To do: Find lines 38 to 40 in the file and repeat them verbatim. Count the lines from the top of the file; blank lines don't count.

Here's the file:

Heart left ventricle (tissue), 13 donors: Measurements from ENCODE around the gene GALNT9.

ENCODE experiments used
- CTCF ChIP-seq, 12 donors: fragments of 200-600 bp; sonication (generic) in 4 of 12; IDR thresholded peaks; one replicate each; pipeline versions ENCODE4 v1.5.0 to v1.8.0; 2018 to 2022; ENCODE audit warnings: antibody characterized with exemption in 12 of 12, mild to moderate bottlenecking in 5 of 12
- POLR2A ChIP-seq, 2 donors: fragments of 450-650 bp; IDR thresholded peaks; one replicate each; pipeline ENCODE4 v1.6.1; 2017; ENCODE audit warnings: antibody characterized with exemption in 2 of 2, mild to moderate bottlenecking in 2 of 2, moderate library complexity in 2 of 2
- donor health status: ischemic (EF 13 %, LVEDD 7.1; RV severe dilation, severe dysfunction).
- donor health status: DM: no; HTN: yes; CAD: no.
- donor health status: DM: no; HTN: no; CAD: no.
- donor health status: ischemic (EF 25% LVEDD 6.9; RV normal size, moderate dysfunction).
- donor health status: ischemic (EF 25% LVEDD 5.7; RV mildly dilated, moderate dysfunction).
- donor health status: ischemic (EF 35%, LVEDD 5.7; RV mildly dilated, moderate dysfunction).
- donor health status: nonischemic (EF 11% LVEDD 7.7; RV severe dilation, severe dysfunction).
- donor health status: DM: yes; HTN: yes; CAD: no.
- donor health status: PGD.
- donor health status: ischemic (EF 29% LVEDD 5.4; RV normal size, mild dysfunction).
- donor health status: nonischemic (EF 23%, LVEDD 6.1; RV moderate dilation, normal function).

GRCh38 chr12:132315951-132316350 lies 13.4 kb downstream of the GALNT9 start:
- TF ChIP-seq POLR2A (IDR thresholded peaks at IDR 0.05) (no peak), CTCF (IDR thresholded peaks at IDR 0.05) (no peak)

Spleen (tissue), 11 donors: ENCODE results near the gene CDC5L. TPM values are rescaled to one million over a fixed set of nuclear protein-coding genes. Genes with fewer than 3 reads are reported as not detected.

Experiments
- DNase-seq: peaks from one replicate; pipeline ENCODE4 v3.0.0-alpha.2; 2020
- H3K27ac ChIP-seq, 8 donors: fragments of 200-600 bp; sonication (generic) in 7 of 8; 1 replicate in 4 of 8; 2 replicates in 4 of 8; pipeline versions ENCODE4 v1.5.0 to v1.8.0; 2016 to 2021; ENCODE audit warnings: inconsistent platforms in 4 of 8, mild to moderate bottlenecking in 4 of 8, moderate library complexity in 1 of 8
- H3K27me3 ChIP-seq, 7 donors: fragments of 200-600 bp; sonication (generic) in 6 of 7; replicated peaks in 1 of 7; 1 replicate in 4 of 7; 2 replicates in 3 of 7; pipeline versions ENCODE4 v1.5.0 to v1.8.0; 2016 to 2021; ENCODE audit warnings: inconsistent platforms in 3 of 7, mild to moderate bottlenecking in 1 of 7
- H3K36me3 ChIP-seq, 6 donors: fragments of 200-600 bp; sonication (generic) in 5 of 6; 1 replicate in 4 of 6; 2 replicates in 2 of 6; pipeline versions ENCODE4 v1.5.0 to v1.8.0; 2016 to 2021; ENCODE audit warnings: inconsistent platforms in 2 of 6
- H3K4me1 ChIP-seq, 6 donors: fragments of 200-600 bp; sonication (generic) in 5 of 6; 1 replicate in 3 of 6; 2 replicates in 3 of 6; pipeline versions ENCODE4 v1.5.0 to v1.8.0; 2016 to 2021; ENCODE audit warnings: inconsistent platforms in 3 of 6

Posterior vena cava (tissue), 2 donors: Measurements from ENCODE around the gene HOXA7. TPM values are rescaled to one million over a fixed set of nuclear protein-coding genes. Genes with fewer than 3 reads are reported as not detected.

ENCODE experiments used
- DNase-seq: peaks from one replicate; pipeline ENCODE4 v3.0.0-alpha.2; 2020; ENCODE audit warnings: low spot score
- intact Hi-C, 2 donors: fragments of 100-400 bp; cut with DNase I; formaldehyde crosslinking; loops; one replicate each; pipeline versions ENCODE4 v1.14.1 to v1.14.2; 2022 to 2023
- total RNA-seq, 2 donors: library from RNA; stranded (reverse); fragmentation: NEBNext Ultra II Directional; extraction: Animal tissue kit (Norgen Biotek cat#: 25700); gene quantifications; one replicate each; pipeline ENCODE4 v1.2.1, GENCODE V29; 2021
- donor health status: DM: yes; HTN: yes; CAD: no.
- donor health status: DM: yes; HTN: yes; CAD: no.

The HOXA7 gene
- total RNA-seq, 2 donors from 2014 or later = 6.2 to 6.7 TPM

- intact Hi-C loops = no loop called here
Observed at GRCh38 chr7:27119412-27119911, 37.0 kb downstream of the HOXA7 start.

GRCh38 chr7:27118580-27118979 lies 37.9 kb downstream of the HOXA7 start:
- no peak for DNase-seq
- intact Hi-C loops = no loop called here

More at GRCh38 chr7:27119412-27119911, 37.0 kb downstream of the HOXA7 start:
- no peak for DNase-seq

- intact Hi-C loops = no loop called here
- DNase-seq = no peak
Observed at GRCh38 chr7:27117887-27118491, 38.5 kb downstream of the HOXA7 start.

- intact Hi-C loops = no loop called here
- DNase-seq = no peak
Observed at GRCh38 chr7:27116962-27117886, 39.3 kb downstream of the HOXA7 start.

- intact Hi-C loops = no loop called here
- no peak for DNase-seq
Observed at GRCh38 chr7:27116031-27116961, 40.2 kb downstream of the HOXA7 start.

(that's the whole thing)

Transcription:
- intact Hi-C loops = no loop called here

More at GRCh38 chr7:27119412-27119911, 37.0 kb downstream of the HOXA7 start:
- no peak for DNase-seq